Lemon water: Its 6 supposed benefits (but they are myths)

Lemon water is a very popular beverage around the world. There are many claims about its benefit, from detoxification to energy supply.

Many people without knowing what lies behind media marketing take this drink as a ritual in the hope of losing weight or having good digestion or fat loss.

Some common claims about the benefits of lemon water are:

  • Lemon water activates digestion
  • Lemon water expels toxins
  • Lemon water promotes weight loss
  • Lemon water fights cancer and cardiovascular disease
  • Lemon water prevents colds
  • Lemon water reduces the appearance of kidney stones

Spoiler alert: There is no study on water / lemon juice that has been conducted in humans to see its benefits. They only experimented on mice and we humans are not rodents, also the results were not at all reliable to have all these claims about lemon water.

Lemon is a fruit that gives flavor, while providing minimal nutritional value, which if we do not take, will not put us in deprivation. After all, our body has its own detoxification system that does not require external help.

Our lungs, kidneys, liver and skin detoxify the body from anything we eat or inhale. No external source could enhance or slow down the detoxification system. Our internal system is very disciplined and assertive that water with lemon helps in detoxification, has no scientific evidence to support this myth.

Another claim that lemon water activates our digestion is also wrong. Our digestive system is never inactive. Even though we sleep at night it does not stop working. So even the claim of digestion is unfounded. To date, there is no scientific evidence to support this myth.

Now let’s claim that lemon water prevents colds. Vitamins C are famous for boosting the immune system. But we also know that the recommended daily allowance (RDA) for vitamin C for adults is about 90 mg / day and the upper limit is 2000 mg / day. Vitamin C in a squeezed lemon is 18.6 mg, which is not a significant amount for providing immunity. Well, let’s count how many lemons we need to get to get the recommended daily intake… Certainly the answer is not feasible in practice.

But the most common myth is that lemon water helps to reduce weight. Okay, so what can a healthy person do to lose weight? He would definitely make changes to his diet. Suppose you start drinking water with lemon to lose weight while following a low carb diet, assuming this will help with weight loss.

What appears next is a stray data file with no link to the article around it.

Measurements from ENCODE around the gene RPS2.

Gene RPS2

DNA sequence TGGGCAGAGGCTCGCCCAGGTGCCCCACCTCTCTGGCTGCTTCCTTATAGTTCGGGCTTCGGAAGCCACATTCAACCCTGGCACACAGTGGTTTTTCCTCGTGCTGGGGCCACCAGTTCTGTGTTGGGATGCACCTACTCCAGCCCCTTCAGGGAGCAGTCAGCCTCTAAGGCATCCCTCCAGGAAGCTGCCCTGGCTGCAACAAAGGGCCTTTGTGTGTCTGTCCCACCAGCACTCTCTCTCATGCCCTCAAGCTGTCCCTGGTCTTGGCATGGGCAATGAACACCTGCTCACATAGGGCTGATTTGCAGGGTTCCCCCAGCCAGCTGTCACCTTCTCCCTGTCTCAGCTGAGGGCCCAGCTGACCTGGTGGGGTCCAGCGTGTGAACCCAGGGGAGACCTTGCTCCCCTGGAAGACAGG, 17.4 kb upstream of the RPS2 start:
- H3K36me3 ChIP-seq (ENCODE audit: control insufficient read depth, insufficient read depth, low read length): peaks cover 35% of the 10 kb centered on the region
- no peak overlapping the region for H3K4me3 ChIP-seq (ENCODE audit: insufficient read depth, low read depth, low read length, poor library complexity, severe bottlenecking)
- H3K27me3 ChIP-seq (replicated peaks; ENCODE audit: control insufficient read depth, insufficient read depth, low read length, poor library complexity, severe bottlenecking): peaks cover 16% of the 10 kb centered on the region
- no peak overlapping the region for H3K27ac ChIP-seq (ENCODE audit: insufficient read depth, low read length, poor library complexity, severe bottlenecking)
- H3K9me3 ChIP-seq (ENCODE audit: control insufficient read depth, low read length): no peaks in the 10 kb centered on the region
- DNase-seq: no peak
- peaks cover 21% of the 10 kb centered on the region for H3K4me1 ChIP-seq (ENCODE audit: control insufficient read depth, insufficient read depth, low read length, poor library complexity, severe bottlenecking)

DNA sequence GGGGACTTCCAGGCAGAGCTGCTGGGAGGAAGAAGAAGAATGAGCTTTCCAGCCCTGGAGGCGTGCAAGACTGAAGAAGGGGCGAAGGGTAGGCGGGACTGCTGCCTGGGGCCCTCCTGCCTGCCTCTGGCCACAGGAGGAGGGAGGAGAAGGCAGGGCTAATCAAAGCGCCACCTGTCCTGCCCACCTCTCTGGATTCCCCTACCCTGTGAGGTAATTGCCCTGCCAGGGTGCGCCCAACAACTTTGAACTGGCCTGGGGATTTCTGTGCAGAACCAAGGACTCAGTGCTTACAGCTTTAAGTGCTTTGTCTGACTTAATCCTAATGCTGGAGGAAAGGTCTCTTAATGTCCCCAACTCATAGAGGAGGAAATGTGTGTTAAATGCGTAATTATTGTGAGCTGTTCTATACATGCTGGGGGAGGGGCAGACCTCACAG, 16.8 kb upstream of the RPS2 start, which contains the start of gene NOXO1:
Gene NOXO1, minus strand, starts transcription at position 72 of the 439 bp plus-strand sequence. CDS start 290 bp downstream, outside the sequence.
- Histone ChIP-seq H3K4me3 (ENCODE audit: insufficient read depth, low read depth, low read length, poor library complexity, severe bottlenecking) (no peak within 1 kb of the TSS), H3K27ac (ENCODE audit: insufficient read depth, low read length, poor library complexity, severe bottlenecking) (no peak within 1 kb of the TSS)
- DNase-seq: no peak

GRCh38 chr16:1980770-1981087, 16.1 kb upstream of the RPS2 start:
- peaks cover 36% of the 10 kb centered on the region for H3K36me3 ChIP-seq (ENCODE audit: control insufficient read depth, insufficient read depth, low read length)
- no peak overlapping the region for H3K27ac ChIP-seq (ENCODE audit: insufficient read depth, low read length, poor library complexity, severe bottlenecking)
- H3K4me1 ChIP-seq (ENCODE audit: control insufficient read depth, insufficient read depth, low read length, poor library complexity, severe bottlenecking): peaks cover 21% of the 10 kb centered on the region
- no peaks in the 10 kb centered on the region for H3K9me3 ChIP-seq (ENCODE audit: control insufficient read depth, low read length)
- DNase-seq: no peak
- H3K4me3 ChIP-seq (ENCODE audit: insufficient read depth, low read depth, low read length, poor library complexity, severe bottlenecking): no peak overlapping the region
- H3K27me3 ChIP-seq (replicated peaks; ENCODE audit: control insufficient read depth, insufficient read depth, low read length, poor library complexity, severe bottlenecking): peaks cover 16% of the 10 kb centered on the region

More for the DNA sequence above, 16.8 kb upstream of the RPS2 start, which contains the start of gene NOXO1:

But if you lose weight it is not the miracle of water with lemon. Why; Because, to store one gram of glycogen in your liver and muscles, your body binds three grams of water, on average. If your body does not get enough carbohydrates, your glycogen stores are depleted in a day or two, resulting in the sudden loss of many pounds.

There is also no scientific evidence that lemon can save a person from cancer and cardiovascular disease, otherwise it would be a great success in medical science.

There is a premise regarding the claim that lemon can work as far as kidney stones are concerned. Lemon is a good source of citric acid, therefore it helps in the binding of calcium to prevent stones. It also binds calcium oxalate crystals and prevents the growth of crystals. Patients with low citrate urine should be encouraged to increase their intake of foods high in citric acid, such as lemon juice and lime.

However, there is also a negative effect, common to those who drink a lot of water with lemon and for a long time, and this is the erosion of tooth enamel. The acidic nature of lemon juice can soften the enamel of your teeth, leading to erosion. It may be best to avoid brushing your teeth immediately after drinking lemon water, as enamel may be softer than acid. So, for those who like to drink water with lemon in the morning, they may want to brush their teeth before drinking it.

In conclusion, water with lemon is a refreshing drink especially in summer. A good flavor enhancer in various food recipes and a good salt substitute, especially for those who want to reduce their sodium intake due to health problems. Other than that, all the health claims associated with lemon water are just myths.

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